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Terminal News

Fujairah: oil product stocks down 6.6% on week

Fujairah's commercial stocks of refined oil products fell 6.6% to 19.329 million barrels in the week to Monday, August 28. They sank below 20 million barrels for the first time in 11 weeks on a decline more than 20% in light distillate stocks, as large-scale refinery shut-downs in Texas sent shock waves through global markets for oil products, especially petrol.

Total stocks at the UAE port fell despite a slight build in stocks of heavy distillate and residues, which constitute more than half the total volume of oil products stored there, data released Wednesday, August 30 by the Fujairah Energy Data Committee (FEDCom) showed.

Stocks of light distillates, predominantly petrol and naphtha, fell on the week by 1.393 million barrels, or 20.5%, to 5.394 million barrels. It was the largest weekly drop in terms of volume, and the second largest as a percentage, since S&P Global Platts started tracking Fujairah stock data in early January.

Trading sources cited naphtha volumes headed for Asia as the main driver for the draw. Naphtha demand in Asia is rising on higher petrochemical margins. The fourth quarter is typically the peak period for Asian naphtha demand, which should result in an increasing draw on Middle East supply to Asia.


However, tighter global petrol supplies in the wake of Hurricane Harvey may also already be having an impact on light distillate stocks as far away as the Middle East, including at Fujairah, which during the past few years has become a major oil products storage hub for the region.

Hurricane Harvey, downgraded to a tropical storm since making landing near Corpus Christi, Texas, has lingered for days in the Houston region, bringing catastrophic floods and causing many refineries on the US Gulf Coast to shut, either as a direct result of flooding or due to safety concerns. US petrol and middle distillate supplies, and exports have consequently fallen sharply and it is still unclear when refinery operations will return to normal.

Currently, petrol is seeing some tightness globally across all major regions. Robust demand from India and the Middle East is continuing to pull petrol from Europe, the more so in the Middle East, where the region's biggest refinery, Abu Dhabi's 800,000 b/d Ruwais refinery, is undergoing major repairs, expected to last until 2019, after a January fire severely damaged a residual fluid catalytic cracking unit.

That has reduced the refinery's yields of light and middle distillates. Demand from Indonesia, the Philippines and Vietnam is drawing down gasoline stocks in Asia.

In this environment, the aftermath of Hurricane Harvey could mean European petrol drawn across the Atlantic to meet shortfalls in the US, reducing European volumes available for export to the Middle East. The result could be a further draw on gasoline stocks at Fujairah and elsewhere in the region, where petrol demand is due to start a seasonal increase as sweltering summer temperatures recede to levels more conducive to outdoor activity.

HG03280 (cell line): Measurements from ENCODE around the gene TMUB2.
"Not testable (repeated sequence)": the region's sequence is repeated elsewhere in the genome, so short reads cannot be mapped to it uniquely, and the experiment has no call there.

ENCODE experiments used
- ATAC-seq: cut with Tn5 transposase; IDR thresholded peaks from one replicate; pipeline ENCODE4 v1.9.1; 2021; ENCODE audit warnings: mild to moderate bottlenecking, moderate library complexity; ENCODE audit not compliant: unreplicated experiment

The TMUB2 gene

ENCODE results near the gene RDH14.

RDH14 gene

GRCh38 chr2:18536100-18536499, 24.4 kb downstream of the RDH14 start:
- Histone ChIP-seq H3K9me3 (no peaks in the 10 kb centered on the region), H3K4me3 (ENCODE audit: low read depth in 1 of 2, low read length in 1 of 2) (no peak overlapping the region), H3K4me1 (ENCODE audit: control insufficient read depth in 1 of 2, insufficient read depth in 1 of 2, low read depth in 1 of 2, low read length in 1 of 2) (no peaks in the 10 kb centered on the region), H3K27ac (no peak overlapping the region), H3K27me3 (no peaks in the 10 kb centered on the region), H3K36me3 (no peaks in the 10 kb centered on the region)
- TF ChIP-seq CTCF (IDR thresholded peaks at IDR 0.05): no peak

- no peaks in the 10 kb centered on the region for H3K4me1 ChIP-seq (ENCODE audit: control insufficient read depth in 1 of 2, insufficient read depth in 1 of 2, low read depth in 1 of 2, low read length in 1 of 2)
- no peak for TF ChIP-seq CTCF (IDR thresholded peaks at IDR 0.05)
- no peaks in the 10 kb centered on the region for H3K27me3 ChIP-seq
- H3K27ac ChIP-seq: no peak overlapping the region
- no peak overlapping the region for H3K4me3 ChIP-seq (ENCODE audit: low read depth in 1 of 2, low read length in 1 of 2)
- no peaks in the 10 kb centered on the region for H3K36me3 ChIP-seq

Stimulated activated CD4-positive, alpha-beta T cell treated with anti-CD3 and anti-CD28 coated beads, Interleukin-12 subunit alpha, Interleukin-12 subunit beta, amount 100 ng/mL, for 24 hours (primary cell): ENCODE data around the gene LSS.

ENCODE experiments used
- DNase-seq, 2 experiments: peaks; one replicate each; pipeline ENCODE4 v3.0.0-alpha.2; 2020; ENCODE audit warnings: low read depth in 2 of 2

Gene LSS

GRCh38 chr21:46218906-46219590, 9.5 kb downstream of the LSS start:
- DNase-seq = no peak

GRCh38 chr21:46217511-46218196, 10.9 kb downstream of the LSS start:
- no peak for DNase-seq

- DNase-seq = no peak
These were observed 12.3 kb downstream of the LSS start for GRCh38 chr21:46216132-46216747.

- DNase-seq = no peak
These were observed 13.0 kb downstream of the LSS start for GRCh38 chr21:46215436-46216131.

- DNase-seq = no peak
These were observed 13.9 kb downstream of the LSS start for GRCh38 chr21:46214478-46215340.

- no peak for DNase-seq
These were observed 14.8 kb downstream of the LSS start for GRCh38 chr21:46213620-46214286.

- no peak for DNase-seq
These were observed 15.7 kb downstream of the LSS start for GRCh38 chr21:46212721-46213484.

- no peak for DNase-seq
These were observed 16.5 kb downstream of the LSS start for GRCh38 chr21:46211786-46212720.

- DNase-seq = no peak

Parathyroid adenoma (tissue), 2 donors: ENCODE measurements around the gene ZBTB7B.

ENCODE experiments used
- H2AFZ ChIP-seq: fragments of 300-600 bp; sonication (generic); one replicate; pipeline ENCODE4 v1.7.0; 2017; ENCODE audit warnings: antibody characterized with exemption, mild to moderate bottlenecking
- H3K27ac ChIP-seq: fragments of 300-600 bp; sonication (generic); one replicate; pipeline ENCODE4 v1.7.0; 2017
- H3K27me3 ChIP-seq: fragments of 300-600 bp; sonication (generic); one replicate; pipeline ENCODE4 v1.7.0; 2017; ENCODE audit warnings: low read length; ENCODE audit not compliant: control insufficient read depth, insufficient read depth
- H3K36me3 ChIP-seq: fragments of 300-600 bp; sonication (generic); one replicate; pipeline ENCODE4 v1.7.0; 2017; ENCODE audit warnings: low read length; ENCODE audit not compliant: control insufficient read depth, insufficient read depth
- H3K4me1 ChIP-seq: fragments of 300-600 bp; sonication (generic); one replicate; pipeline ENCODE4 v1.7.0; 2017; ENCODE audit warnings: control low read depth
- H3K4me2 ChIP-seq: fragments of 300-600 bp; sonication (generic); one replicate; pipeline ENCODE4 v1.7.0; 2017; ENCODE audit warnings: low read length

Bullish sentiment in the region's petrol market is already evident in the backwardation of first/second month time spreads for Arab Gulf petrol 95 swaps to $1.88/b, the highest so far this year.


Fujairah stocks of middle distillates also fell on the week ending August 28 by 39,000 barrels, or 1.2%, to an 11-week low of 3.148 million barrels. The hurricane-related supply disruptions to US distillate exports might mean more diesel, gasoil and jet fuel moving West of Suez.

The stream of distillate cargoes from the US Gulf Coast to the Mediterranean and Northwest Europe has all but halted in the past eight days as the storm forced the closure of US Gulf Coast terminals and ports, as well as refineries. In addition, European middle distillate stocks are low due to increased summer demand.

Fujairah's stock of heavy distillates and residues totalled 10.787 million barrels on August 28, edging up 76,000 barrels or 0.7% on the week. Demand for bunker fuel in both Fujairah and Singapore has been healthy over the past week. Fujairah 380 CST delivered bunker fuel continued to be priced at a premium of about $1/mt over Singapore, down from $2-$3/mt the previous week.

The first/second month time spread for Arab Gulf 180 CST high sulfur fuel oil swaps was pegged at a seven-week high backwardation of $1/mt, with a possible shortfall in US fuel oil exports due to the hurricane seen as a key supporting factor.

At the same time, fuel-oil demand in the Middle East has been more robust than usual this summer because Saudi Arabia has been substituting fuel oil for part of the crude it burns at its power stations in summer to support peak demand for electricity to run air-conditioning. The kingdom does not have enough gas to meet peak summer demand from its predominantly thermal power plants while also supplying increasing direct demand for gas from its industrial and petroleum sectors.

Nonetheless, with summer drawing to a close, reducing local fuel oil demand, the Middle East will be well positioned to export the product in the coming weeks and months. Moreover, S&P Global Platts has estimated that about 230,000 mt/month of petrol production capacity has been lost at Ruwais since January due to the fire, which means a substantially increased yield of fuel oil from the refinery if crude processing remains constant.